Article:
More Delays for NASA’s Astronaut Moonshots, With Crew Landing Off Until 2026

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CAPE CANAVERAL, Fla.—Astronauts will have to wait until next year before flying to the moon and at least two years before landing on it, under the latest round of delays announced by NASA on Tuesday.

The space agency had planned to send four astronauts around the moon late this year, but pushed the flight to September 2025. The first human moon landing in more than 50 years also got bumped, from 2025 to September 2026. NASA cited safety concerns with its own spacecraft, as well as development issues with the moonsuits and landers coming from private industry.

“Safety is our top priority,” said NASA Administrator Bill Nelson. The delays will “give Artemis teams more time to work through the challenges.”

The news came barely an hour after a Pittsburgh company abandoned its own attempt to land its spacecraft on the moon because of a mission-ending fuel leak.

Launched Monday as part of NASA’s commercial lunar program, Astrobotic Technology’s Peregrine lander was supposed to serve as a scout for the astronauts. A Houston company will give it a shot with its own lander next month.

NASA is relying heavily on private companies for its Artemis moon-landing program for astronauts, named after the mythological twin sister of Apollo.

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SpaceX’s Starship mega rocket will be needed to get the first Artemis moonwalkers from lunar orbit down to the surface and back up. But the nearly 400-foot (121-meter) rocket has launched from Texas only twice, exploding both times over the Gulf of Mexico. A third test flight is planned for February.

The longer it takes to get Starship into orbit around Earth, first with satellites and then crews, the longer NASA will have to wait to attempt its first moon landing with astronauts since 1972. During NASA’s Apollo era, 12 astronauts walked on the moon. The competition back then was the Soviet Union; now it’s China. Mr. Nelson told reporters he’s not worried that China will beat America to the moon with a crew, even with the latest delay. Even so, “we don’t fly until it’s ready,” he stressed.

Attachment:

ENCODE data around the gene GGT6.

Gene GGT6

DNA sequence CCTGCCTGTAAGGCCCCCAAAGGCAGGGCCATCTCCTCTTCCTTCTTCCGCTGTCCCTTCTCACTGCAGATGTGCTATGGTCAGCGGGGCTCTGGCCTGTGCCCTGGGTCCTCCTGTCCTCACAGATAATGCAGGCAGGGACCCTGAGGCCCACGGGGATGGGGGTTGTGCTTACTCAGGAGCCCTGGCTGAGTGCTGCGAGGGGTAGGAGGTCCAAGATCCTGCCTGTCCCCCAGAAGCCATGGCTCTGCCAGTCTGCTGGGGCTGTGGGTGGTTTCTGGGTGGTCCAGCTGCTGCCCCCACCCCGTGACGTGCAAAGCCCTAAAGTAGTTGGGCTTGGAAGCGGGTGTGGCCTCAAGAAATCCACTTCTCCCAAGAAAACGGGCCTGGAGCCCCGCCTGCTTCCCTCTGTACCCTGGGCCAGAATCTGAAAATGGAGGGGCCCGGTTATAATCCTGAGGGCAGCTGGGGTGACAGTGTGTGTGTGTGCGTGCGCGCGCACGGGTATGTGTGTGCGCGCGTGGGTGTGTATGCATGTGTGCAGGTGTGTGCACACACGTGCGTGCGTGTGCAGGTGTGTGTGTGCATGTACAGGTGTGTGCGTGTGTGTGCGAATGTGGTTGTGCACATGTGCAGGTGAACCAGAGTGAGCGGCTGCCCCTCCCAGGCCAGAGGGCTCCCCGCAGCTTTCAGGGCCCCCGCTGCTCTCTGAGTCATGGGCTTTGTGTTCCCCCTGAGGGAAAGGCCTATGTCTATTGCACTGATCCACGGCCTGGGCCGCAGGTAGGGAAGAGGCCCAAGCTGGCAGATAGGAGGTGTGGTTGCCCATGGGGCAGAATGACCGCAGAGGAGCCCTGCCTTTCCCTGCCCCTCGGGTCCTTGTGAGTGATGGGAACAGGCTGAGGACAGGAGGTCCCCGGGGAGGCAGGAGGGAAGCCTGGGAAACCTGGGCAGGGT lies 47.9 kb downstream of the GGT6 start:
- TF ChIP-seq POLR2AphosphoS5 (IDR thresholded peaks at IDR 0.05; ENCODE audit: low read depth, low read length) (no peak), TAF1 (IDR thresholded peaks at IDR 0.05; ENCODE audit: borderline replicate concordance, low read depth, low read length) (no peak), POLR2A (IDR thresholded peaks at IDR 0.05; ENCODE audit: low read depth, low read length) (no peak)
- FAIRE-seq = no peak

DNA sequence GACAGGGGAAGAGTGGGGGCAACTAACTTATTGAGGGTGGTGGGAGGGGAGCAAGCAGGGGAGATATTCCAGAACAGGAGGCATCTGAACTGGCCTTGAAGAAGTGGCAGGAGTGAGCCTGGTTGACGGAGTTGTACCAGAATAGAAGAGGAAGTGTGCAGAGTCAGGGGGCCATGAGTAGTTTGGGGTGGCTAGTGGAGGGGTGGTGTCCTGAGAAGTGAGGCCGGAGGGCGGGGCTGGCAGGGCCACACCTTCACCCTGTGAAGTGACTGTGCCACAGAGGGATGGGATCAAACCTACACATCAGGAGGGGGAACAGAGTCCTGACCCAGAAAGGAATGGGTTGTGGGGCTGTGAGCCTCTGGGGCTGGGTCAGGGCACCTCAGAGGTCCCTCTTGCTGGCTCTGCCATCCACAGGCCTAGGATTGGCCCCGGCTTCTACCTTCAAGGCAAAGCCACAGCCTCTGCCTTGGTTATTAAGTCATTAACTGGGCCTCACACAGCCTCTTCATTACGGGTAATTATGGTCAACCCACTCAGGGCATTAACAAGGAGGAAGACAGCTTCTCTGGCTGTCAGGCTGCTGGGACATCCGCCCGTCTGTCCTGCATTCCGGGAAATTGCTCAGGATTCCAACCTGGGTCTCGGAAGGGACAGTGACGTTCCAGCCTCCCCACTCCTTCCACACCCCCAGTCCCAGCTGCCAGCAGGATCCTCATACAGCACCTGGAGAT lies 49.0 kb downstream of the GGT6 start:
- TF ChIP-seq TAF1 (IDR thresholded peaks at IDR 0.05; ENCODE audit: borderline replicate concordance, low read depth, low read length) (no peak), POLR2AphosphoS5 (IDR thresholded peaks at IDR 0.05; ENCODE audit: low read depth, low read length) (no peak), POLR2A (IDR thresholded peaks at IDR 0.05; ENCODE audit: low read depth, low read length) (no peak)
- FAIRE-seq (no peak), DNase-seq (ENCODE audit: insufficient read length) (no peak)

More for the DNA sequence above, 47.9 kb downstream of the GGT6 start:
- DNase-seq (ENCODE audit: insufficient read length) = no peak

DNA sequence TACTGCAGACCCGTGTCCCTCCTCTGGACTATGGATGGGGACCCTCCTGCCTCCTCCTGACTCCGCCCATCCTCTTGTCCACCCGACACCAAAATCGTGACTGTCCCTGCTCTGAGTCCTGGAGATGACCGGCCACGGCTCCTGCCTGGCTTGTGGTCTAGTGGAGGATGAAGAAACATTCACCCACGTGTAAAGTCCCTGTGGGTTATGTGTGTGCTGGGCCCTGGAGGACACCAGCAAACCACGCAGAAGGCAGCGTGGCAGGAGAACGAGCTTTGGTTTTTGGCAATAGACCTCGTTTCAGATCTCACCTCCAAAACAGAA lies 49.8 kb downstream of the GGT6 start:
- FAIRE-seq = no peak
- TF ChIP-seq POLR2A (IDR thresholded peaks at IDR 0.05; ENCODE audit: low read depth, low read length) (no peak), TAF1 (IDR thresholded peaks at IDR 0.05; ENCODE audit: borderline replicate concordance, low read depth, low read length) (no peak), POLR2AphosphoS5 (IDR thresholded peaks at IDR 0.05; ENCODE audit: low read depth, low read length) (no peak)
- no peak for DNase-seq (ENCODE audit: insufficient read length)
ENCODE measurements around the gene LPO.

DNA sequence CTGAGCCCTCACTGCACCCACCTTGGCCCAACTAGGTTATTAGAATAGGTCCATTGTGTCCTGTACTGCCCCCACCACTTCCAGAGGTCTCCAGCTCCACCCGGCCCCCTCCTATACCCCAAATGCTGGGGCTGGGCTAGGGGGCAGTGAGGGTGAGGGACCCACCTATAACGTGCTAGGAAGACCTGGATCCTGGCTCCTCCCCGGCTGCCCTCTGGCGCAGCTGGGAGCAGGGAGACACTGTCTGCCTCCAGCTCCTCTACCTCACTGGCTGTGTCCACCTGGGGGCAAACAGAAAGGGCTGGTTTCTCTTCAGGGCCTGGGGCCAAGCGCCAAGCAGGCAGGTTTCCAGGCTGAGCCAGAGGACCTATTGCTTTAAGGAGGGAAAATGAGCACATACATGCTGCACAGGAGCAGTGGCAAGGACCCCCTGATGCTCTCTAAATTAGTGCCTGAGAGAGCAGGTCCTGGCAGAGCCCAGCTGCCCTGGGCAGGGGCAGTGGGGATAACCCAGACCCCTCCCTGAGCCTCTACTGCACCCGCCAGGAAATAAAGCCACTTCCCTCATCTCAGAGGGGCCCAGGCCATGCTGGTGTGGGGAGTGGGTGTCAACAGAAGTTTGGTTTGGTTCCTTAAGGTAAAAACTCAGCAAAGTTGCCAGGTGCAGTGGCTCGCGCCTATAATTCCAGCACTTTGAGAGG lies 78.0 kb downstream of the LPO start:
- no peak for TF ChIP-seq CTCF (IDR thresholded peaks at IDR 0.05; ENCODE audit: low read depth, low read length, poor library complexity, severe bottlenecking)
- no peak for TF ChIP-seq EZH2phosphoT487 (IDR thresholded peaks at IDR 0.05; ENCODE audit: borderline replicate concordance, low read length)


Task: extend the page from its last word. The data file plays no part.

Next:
The Government Accountability Office warned in November that NASA was likely looking at 2027 for its first astronaut moon landing, citing Elon Musk’s Starship as one of the many technical challenges. Another potential hurdle: the development of moonwalking suits by Houston’s Axiom Space.

“We need them all to be ready and all to be successful in order for that very complicated mission to come together,” said Amit Kshatriya, NASA’s deputy associate administrator. He added that even with the delay, a 2026 moon landing represents “a very aggressive schedule.”

NASA has only one Artemis moonshot under its belt so far. In a test flight of its new moon rocket in 2022, the space agency sent an empty Orion capsule into lunar orbit and returned it to Earth. To engineers’ surprise, some charred material came off the capsule’s heat shield during reentry. Later, testing of another capsule uncovered a design flaw in the life-support electronics, and separate battery issues popped up.

It’s the same kind of capsule that will carry astronauts to and from the moon, linking up with Starship in lunar orbit for the trip down to the surface and back up.

Starship will need to fill up its fuel tank in orbit around Earth, before heading to the moon; SpaceX estimates an estimated 10 fuel transfers will be needed. The company plans an orbiting fuel depot to handle the job, another key aspect of the program yet to be demonstrated.

NASA’s moon-landing effort has been delayed repeatedly over the past decade, adding to billions of dollars to the cost. Government audits project the total program costs at $93 billion through 2025.

By Marcia Dunn

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